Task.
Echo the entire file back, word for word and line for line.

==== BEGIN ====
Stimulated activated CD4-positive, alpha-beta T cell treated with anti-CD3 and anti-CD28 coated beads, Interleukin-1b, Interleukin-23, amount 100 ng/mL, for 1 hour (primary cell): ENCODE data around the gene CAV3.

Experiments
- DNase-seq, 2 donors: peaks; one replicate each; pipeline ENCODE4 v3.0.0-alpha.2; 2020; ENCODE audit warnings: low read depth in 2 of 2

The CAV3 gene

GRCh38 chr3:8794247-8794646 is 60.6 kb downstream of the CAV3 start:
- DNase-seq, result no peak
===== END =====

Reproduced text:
Stimulated activated CD4-positive, alpha-beta T cell treated with anti-CD3 and anti-CD28 coated beads, Interleukin-1b, Interleukin-23, amount 100 ng/mL, for 1 hour (primary cell): ENCODE data around the gene CAV3.

Experiments
- DNase-seq, 2 donors: peaks; one replicate each; pipeline ENCODE4 v3.0.0-alpha.2; 2020; ENCODE audit warnings: low read depth in 2 of 2

The CAV3 gene

GRCh38 chr3:8794247-8794646 is 60.6 kb downstream of the CAV3 start:
- DNase-seq, result no peak